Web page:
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After the execution of Washington Goode, a black man sentenced to be hanged for murder in Massachusetts in 1848, the Boston Herald observed that if a “white man who had money had committed the same crime, he would not have been executed.” The same can and has been said with regard to many executions which occur today. A united States Supreme Court law clerk observed after a year of reviewing petitions in capital cases that “[w]hether somebody received the death penalty very often seemed to be a function of the lawyers. . . . [T]he death penalty frequently results from nothing more than poverty and poor lawyering.”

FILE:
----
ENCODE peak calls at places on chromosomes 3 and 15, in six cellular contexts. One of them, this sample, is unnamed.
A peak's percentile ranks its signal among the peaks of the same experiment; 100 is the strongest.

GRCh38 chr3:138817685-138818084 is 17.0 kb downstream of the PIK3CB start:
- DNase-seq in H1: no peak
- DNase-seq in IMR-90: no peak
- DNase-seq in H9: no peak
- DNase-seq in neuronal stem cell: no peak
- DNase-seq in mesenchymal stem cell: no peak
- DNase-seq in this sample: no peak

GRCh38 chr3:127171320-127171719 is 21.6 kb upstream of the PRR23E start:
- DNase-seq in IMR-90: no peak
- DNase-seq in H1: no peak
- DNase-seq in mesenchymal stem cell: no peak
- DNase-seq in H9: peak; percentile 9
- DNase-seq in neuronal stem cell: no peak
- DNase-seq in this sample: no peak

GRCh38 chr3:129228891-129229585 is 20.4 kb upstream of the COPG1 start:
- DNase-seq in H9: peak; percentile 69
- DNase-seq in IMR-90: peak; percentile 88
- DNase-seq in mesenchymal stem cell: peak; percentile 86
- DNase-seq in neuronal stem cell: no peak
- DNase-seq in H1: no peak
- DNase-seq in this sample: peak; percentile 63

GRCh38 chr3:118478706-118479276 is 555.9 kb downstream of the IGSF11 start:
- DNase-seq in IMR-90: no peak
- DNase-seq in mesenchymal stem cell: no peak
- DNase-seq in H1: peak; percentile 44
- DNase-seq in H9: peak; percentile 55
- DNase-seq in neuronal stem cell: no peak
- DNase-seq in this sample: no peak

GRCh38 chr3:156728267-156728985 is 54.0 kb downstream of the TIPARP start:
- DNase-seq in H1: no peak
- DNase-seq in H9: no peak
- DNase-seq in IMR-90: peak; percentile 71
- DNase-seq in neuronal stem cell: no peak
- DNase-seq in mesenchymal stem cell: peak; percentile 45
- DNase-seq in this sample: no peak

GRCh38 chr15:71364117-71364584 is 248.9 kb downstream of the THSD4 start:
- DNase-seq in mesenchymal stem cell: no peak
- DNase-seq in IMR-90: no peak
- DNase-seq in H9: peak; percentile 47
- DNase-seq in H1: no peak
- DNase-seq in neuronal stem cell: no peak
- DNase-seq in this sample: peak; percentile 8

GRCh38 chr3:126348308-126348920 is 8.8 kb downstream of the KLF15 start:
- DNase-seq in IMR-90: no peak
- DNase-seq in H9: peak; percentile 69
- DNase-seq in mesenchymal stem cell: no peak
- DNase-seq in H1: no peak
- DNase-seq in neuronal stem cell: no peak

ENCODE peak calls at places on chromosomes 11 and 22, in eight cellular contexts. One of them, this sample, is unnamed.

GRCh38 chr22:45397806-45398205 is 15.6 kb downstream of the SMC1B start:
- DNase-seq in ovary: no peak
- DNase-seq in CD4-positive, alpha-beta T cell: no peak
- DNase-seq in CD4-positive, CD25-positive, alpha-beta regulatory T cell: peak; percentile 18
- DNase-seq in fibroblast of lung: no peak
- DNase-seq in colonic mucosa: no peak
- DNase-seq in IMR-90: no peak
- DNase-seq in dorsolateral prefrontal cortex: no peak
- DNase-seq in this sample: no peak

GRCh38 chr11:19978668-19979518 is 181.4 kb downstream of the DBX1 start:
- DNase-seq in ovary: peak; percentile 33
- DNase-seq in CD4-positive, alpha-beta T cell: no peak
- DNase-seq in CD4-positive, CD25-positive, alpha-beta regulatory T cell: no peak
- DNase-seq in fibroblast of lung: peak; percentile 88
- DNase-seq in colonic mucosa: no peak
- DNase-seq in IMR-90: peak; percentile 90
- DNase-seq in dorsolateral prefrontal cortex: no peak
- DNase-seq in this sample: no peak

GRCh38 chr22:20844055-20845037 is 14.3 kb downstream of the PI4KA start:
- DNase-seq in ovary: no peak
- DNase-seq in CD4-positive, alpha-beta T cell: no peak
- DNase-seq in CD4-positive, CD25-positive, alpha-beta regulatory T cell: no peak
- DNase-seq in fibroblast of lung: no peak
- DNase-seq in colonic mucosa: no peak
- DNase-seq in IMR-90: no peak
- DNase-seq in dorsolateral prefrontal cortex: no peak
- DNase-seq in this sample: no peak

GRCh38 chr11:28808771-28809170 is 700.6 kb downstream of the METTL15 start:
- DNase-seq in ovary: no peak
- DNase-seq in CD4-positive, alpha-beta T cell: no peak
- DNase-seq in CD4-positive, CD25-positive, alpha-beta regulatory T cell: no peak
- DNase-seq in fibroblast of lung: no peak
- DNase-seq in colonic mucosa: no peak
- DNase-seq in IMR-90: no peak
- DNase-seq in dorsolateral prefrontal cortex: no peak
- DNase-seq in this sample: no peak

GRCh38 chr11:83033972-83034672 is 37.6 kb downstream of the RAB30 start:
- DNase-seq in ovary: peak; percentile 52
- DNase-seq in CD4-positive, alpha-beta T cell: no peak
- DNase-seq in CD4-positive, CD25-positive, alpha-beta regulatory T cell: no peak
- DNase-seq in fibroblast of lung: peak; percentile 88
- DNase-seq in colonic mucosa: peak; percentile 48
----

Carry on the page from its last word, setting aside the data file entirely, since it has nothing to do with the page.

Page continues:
Poor people accused of capital crimes are frequently represented by inadequately compensated, inexperienced, and incompetent court-appointed attorneys. Poverty and poor lawyering may result in a less than vigorous defense at a trial where the death penalty is imposed. It may also mean less than full federal habeas corpus review. Failure of counsel to recognize a constitutional violation and properly preserve the issue may be deemed a waiver by the indigent defendant and a death sentence obtained in violation of the United States Constitution may be carried out.
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